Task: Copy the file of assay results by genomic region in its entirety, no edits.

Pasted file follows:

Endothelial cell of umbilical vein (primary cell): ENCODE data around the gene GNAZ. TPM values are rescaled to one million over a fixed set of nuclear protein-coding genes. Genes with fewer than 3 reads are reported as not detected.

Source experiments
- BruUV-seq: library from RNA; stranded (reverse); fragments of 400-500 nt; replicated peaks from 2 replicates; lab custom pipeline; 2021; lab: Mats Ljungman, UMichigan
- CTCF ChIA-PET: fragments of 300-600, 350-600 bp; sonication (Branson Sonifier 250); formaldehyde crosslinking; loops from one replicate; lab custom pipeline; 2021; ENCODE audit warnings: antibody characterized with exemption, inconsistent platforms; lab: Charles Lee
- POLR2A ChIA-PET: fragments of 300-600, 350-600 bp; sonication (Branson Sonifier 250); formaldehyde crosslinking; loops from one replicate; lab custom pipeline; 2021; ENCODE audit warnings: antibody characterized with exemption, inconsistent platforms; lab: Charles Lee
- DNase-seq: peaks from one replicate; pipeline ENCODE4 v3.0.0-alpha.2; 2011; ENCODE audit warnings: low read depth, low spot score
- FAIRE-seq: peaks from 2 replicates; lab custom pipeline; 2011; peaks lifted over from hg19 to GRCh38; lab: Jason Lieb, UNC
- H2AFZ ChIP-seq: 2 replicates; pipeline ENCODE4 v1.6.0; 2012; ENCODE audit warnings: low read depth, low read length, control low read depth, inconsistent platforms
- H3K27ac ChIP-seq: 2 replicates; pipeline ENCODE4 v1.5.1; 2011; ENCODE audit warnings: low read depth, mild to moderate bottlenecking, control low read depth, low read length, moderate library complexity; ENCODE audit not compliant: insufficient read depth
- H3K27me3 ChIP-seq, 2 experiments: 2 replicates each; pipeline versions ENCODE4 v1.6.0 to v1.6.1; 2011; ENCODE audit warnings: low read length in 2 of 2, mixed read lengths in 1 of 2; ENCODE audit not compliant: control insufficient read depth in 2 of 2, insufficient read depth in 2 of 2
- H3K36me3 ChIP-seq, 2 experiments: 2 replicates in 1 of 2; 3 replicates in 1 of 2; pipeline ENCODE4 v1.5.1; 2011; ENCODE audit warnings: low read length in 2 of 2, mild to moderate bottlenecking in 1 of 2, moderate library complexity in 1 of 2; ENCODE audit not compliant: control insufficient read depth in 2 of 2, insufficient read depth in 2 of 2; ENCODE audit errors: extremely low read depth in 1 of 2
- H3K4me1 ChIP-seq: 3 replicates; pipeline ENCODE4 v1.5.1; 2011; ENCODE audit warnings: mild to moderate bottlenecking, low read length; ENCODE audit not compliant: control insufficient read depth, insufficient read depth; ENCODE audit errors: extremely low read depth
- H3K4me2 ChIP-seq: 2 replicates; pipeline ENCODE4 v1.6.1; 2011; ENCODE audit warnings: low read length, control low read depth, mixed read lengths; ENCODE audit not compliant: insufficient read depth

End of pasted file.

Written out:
Endothelial cell of umbilical vein (primary cell): ENCODE data around the gene GNAZ. TPM values are rescaled to one million over a fixed set of nuclear protein-coding genes. Genes with fewer than 3 reads are reported as not detected.

Source experiments
- BruUV-seq: library from RNA; stranded (reverse); fragments of 400-500 nt; replicated peaks from 2 replicates; lab custom pipeline; 2021; lab: Mats Ljungman, UMichigan
- CTCF ChIA-PET: fragments of 300-600, 350-600 bp; sonication (Branson Sonifier 250); formaldehyde crosslinking; loops from one replicate; lab custom pipeline; 2021; ENCODE audit warnings: antibody characterized with exemption, inconsistent platforms; lab: Charles Lee
- POLR2A ChIA-PET: fragments of 300-600, 350-600 bp; sonication (Branson Sonifier 250); formaldehyde crosslinking; loops from one replicate; lab custom pipeline; 2021; ENCODE audit warnings: antibody characterized with exemption, inconsistent platforms; lab: Charles Lee
- DNase-seq: peaks from one replicate; pipeline ENCODE4 v3.0.0-alpha.2; 2011; ENCODE audit warnings: low read depth, low spot score
- FAIRE-seq: peaks from 2 replicates; lab custom pipeline; 2011; peaks lifted over from hg19 to GRCh38; lab: Jason Lieb, UNC
- H2AFZ ChIP-seq: 2 replicates; pipeline ENCODE4 v1.6.0; 2012; ENCODE audit warnings: low read depth, low read length, control low read depth, inconsistent platforms
- H3K27ac ChIP-seq: 2 replicates; pipeline ENCODE4 v1.5.1; 2011; ENCODE audit warnings: low read depth, mild to moderate bottlenecking, control low read depth, low read length, moderate library complexity; ENCODE audit not compliant: insufficient read depth
- H3K27me3 ChIP-seq, 2 experiments: 2 replicates each; pipeline versions ENCODE4 v1.6.0 to v1.6.1; 2011; ENCODE audit warnings: low read length in 2 of 2, mixed read lengths in 1 of 2; ENCODE audit not compliant: control insufficient read depth in 2 of 2, insufficient read depth in 2 of 2
- H3K36me3 ChIP-seq, 2 experiments: 2 replicates in 1 of 2; 3 replicates in 1 of 2; pipeline ENCODE4 v1.5.1; 2011; ENCODE audit warnings: low read length in 2 of 2, mild to moderate bottlenecking in 1 of 2, moderate library complexity in 1 of 2; ENCODE audit not compliant: control insufficient read depth in 2 of 2, insufficient read depth in 2 of 2; ENCODE audit errors: extremely low read depth in 1 of 2
- H3K4me1 ChIP-seq: 3 replicates; pipeline ENCODE4 v1.5.1; 2011; ENCODE audit warnings: mild to moderate bottlenecking, low read length; ENCODE audit not compliant: control insufficient read depth, insufficient read depth; ENCODE audit errors: extremely low read depth
- H3K4me2 ChIP-seq: 2 replicates; pipeline ENCODE4 v1.6.1; 2011; ENCODE audit warnings: low read length, control low read depth, mixed read lengths; ENCODE audit not compliant: insufficient read depth